Captain Toad: Treasure Tracker is a weird spin-off from Super Mario 3D World starring Toad and Toadette in their own game. However, aligning that with a Mario release of any kind, other than as an expansion of minigames in 3D World, is a bit of a mistake; this is a pure puzzle game with a modern graphical sheen, almost baffling in its simplicity. You walk around tiny levels with multiple levels finding gems (which you do need to unlock levels) and treasure. To end the level, you need to find a way to the star, but that would end your run of the game rather quickly! The point, really, is to figure out how to obtain all the various objects in the stage, complete any optional objectives (which the game reveals after clearing it once), and wracking your brain for the solution.
Many of those brain teasers involve the camera controls. At its most basic, Treasure Tracker requires the player to use the camera to look around, and figure out how to get all the stuff. In this case, “stuff” is equal to three gems, and probably a lot of coins. Nintendo EAD Tokyo does a fantastic job hiding these gems in the most unlikely of places, and you’ll need the 360 degree camera to find out where they hid that stuff! The camera’s not tied to Toad or Toadette; rather, you can freely rotate the camera around the stage to chart your course to the goal. It can be pretty contemplative, with the occassional feat of reflex-based challenge thrown in for good measure (we’ll get into that later). There’s no hard time limit (unless you want to beat the hidden developer time limits), so take your time and collect things.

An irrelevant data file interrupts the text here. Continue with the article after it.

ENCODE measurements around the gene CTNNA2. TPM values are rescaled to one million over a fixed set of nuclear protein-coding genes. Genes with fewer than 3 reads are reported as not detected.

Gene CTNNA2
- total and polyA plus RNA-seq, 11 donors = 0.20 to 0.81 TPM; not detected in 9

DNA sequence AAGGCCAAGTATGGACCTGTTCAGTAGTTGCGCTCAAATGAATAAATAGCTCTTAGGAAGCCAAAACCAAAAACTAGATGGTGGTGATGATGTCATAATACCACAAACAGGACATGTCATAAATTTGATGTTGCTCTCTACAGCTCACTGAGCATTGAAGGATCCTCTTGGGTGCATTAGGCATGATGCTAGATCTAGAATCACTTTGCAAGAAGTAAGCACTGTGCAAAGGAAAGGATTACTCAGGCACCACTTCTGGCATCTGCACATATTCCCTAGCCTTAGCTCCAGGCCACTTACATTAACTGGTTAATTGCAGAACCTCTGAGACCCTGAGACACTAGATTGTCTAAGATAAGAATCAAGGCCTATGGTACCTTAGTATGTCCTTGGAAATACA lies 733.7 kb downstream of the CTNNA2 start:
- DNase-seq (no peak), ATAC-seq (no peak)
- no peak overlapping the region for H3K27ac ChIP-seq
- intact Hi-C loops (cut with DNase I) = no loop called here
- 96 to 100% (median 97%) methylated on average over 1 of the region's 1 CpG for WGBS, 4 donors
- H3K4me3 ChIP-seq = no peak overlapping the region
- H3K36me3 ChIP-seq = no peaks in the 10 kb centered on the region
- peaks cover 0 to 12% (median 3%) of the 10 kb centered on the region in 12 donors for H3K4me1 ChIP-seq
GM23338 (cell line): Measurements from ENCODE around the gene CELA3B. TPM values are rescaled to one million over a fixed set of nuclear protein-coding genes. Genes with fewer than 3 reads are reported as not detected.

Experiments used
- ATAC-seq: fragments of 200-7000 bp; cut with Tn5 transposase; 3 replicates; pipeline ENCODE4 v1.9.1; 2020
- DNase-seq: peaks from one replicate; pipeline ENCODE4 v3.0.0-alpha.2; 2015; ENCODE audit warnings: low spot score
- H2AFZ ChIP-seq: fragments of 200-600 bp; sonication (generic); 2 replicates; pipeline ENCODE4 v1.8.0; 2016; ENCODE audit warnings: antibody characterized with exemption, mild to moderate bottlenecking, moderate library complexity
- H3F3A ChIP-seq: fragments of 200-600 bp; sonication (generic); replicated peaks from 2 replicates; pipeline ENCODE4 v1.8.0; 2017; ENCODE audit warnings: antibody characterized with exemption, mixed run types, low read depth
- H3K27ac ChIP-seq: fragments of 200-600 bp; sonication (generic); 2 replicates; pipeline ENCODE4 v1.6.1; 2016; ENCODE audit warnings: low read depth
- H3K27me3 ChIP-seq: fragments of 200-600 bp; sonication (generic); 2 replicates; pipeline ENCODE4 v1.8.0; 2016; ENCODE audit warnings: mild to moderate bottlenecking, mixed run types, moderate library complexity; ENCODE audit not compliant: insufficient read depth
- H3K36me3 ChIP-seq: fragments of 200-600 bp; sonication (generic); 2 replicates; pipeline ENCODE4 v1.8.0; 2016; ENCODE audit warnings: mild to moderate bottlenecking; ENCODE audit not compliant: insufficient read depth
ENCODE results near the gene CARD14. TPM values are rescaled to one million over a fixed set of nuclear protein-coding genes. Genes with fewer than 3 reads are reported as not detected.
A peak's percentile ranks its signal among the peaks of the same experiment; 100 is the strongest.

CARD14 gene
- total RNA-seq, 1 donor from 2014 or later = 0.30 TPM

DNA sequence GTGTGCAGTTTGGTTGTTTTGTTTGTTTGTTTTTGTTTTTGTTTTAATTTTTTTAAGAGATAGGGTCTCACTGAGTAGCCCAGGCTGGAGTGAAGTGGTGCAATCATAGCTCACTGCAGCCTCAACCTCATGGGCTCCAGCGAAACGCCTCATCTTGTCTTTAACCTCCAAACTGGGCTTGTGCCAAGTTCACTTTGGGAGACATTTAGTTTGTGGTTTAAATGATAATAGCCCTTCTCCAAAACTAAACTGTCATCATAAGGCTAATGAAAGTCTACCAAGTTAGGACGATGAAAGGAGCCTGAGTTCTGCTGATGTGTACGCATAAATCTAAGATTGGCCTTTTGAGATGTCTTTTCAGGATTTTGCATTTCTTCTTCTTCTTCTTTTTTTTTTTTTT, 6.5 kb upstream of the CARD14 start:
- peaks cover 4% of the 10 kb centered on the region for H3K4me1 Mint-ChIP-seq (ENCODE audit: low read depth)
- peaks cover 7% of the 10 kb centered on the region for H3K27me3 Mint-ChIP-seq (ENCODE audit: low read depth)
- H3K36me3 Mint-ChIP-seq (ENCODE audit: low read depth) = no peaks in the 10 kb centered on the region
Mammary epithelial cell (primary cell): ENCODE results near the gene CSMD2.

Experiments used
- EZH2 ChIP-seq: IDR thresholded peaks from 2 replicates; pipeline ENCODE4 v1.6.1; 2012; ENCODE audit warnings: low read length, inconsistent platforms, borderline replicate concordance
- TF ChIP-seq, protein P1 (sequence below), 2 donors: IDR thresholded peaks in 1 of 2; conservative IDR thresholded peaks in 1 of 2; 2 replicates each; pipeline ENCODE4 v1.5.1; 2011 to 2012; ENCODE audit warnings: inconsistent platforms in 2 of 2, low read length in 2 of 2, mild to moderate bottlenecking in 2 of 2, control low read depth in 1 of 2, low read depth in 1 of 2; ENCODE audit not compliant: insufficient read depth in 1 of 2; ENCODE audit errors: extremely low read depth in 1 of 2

Of course, there are active hazards around many of the levels. You’re slow and can’t dodge hazards very well, so you need to plan your moves in many places. Enemies wander around, and you can often take a stealthy approach around them; that seems encouraged, given the limited offensive moves you can make. Toad can pick up plants from the ground (in a nod to Super Mario Bros. 2) to throw turnips, or land on foes, but that’s about the extent of your options. Toad’s headlamp can also shine on ghosts and undead creatures, but that acts more as a stopgap until they respawn (as the undead are wont to do). Avoidance is usually the better solution, unlike in a Mario game. Did I mention you can’t jump, and Toad’s dash feels like a very slow sprint at best? Clearly, this is a puzzle game through and through.
Most every level has a neat gimmick, and while some of them use the GamePad, its use is fairly intuitive and helpful. Mine cart stages make you use the GamePad screen to gather items by hitting them with root vegetables; that also goes with the cannons, which allow you to pelt anything in range for the purpose of puzzle solving (and much cartoon violence). You need to blow into the GamePad microphone to make certain platforms rise, and also touch certain platforms to make them move accordingly. You never really need to use the gyroscopic movement to control the camera, which is as much a relief as I’ve had with a game of this type! The right analog stick still controls most of the aiming for the turret/minecart sections, so it tends to work.